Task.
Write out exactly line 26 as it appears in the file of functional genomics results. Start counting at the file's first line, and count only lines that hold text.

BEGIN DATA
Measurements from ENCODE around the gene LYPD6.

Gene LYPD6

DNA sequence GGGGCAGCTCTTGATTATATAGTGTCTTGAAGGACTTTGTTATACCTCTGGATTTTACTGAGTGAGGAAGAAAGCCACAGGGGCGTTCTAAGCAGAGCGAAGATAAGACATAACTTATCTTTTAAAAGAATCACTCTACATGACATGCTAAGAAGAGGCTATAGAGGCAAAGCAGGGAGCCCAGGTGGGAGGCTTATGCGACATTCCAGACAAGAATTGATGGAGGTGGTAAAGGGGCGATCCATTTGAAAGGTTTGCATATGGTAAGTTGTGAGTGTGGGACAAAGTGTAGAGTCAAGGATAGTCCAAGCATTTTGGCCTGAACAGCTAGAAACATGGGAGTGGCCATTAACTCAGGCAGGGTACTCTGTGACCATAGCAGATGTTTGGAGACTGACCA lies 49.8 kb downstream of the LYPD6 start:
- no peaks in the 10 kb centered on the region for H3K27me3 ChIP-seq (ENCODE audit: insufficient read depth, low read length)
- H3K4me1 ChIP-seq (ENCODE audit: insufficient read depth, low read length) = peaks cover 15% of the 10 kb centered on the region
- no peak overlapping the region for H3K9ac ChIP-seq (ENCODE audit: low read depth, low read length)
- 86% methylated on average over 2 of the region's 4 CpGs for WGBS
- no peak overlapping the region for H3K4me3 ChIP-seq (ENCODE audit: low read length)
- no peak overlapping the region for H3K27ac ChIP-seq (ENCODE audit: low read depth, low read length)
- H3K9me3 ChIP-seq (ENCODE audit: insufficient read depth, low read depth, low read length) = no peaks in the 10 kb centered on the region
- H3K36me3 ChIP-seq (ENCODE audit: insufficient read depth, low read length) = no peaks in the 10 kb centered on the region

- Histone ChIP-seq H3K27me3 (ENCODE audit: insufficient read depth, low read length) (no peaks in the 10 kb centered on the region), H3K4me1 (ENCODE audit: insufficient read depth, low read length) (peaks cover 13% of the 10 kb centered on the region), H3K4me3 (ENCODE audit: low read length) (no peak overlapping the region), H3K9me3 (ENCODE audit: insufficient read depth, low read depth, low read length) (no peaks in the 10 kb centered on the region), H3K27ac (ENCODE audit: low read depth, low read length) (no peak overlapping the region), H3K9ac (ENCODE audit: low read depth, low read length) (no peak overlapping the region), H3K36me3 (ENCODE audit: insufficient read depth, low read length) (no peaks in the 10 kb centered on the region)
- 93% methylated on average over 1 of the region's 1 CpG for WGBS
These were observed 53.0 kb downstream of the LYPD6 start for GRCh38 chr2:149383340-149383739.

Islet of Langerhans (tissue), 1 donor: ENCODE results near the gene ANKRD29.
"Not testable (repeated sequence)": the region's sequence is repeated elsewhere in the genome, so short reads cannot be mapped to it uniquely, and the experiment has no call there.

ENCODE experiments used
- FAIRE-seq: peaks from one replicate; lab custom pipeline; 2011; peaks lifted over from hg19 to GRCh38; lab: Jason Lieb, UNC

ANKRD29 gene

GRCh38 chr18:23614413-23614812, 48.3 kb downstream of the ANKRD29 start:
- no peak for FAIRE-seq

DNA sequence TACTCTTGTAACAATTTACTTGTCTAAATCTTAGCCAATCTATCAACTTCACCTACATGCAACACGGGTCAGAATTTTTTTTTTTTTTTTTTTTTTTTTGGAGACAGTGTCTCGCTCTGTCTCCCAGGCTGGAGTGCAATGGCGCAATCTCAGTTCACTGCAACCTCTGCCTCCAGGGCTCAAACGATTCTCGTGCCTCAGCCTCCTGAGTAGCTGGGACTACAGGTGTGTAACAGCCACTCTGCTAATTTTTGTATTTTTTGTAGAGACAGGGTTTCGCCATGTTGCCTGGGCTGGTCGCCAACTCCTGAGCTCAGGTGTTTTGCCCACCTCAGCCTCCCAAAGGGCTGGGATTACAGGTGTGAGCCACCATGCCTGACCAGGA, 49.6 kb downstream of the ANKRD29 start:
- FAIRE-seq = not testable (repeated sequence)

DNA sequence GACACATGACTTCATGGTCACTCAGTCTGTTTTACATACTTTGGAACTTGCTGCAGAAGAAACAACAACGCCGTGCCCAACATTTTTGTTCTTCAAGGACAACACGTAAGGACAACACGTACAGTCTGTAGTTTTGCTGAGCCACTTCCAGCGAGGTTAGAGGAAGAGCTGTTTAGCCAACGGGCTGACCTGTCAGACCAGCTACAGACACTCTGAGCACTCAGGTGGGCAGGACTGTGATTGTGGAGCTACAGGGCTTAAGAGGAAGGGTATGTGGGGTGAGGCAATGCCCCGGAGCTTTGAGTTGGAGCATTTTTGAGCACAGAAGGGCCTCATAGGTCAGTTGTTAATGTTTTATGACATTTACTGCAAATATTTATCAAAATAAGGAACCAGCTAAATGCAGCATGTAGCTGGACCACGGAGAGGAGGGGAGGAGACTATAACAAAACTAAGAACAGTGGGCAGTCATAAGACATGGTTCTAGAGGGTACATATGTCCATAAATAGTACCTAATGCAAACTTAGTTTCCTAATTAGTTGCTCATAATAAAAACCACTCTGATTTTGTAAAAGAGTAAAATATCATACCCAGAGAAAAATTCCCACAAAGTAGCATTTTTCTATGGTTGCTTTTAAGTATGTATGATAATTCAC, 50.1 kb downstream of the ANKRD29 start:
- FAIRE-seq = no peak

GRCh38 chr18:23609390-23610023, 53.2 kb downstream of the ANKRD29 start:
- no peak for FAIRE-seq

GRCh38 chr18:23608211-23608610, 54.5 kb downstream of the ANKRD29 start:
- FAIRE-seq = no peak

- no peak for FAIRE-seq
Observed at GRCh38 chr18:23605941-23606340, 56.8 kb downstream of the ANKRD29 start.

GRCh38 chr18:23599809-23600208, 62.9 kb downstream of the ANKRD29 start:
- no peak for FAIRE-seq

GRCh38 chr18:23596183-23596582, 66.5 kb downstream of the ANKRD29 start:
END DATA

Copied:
GRCh38 chr18:23609390-23610023, 53.2 kb downstream of the ANKRD29 start: